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‘Star Wars’ Star Manny Jacinto Talks Acolyte Spinoff

‘Star Wars’ Star Manny Jacinto Talks Acolyte Spinoff

Fandoms have been a large part of Manny Jacinto’s career. His big break happened in 2016 on NBC’s The Good Place, a quirky comedy about the afterlife that quickly hit cult status (the cast even appeared at 2019’s Comic-Con, a rarity for a sitcom) and ran for four seasons to a highly dedicated audience. In 2021, he played opposite the internet’s queen mother Nicole Kidman in Nine Perfect Strangers.

This month, he stars in The Acolyte, Disney’s latest (and extremely secretive) addition to the Star Wars canon about the final days of the High Republic era. But this time, the fandom feels more present — and anxiety-inducing — than it’s ever been for the actor. “There’s such a responsibility with this franchise; there are so many eyes on us wondering what we’re going to bring to the table,” Jacinto says via Zoom from his L.A. home. “I’m trying my best to separate myself from the pressure of appeasing people.”

The 36-year-old actor — who was born in the Philippines and grew up in suburban Vancouver — certainly earned his seat at this galaxy’s table. Several years ago, he scored a meeting with showrunner Leslye Headland to talk about the burgeoning series and felt so inspired by their conversation that he decided to write what he calls a two-page “essay” about how to tackle one of the characters they had discussed. After some deliberation, he emailed it to Headland — and didn’t hear back for weeks. She thanked him for his passion, and that was it.

“Then, like four months later, I was in Todos Santos, Mexico, for another project and was wandering the streets of this dreamy place when I checked my phone,” he says. “And I had a voicemail saying she’d love to have me. Now that it’s finally coming out, I’m excited to see what doors it opens — or what doors it will close, because you never know.”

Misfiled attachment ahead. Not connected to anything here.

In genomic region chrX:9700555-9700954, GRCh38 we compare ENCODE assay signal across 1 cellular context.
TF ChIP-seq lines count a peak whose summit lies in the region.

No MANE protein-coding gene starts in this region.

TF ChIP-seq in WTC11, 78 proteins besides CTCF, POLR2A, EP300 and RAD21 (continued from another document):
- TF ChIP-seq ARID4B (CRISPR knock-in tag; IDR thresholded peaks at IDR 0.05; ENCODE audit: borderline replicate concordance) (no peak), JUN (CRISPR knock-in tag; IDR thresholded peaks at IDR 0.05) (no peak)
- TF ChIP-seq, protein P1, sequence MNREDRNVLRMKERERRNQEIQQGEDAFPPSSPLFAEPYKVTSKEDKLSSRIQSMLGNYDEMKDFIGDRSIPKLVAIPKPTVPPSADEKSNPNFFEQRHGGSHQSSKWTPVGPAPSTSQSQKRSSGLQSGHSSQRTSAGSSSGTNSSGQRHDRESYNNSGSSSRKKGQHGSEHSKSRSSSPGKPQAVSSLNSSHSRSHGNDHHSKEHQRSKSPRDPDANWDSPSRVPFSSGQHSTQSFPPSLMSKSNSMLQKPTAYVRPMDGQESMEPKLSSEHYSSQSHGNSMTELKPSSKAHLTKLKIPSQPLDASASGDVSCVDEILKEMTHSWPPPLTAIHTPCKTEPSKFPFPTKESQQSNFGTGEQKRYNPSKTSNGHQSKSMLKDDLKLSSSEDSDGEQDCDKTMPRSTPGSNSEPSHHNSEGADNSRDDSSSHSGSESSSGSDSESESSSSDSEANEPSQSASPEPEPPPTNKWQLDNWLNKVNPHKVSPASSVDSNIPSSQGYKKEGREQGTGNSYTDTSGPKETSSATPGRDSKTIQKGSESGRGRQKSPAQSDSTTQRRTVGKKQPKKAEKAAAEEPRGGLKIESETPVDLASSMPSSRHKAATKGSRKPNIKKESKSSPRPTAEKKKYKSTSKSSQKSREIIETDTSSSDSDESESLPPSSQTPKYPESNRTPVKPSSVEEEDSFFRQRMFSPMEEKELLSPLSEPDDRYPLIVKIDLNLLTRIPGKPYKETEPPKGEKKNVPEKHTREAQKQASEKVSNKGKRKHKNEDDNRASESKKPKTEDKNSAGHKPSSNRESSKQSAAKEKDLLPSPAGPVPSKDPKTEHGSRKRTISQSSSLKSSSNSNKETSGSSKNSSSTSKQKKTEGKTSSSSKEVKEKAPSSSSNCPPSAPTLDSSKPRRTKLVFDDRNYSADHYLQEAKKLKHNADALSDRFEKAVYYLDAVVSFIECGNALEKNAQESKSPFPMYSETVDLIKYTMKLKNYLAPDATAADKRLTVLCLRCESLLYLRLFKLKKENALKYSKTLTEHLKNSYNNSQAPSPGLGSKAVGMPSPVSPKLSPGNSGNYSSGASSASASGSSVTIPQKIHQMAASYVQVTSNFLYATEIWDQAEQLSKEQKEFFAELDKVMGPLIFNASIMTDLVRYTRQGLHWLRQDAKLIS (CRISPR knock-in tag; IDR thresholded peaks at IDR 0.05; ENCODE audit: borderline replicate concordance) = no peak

Manny Jacinto

Photographed by Daniel Dorsa

How do you deal with stress or pressure in this business?

When I was working on Star Wars, it was a stressful time, emotionally, and the shoot took a lot out of us. I was away from my family for eight months, and I tend to get seasonal depression, so the winter in London was hard. I’d take salt baths at night because it would force me to relax. But I remember on Nine Perfect Strangers, what helped me was playing Mario Kart. I’d just throw it on my Nintendo Switch and play endlessly, and I got pretty damn good — not to pat myself on the back. So if there are any challengers out there, bring it. Also, if I’m able to work in L.A., I have my wife and our dog — she’s a Frenchie/pitbull mix and looks like a tiny little hippo — so that’s really helpful.

Do you feel comfortable doing press, especially for a big project like this?

Doing press is almost another character that I play — I’m not really one to talk about myself a lot. Or one to talk in general, to be honest. I feel rusty. It’s interesting, it’s part of the industry that doesn’t really get talked about, and definitely not when you’re learning how to act or trying to get your first gig. What I’ve learned is not to take it so seriously and just enjoy the process and hopefully what I say in this interview isn’t going to hurt me forever. (Laughs.)

How does the experience of The Acolyte compare to the pressure, if any, that you felt during The Good Place, especially in that final season?

That was very much an ignorance-is-bliss type of thing. It was the first big thing I did. In the last seasons, we were in a bubble. I also had a youthful ignorance about my career and about my acting, so for lack of a better word, I felt I could just be dumb about it. There was a lightness to the character, so I just tried to have a good time.

Do you miss that purely comedic style of acting?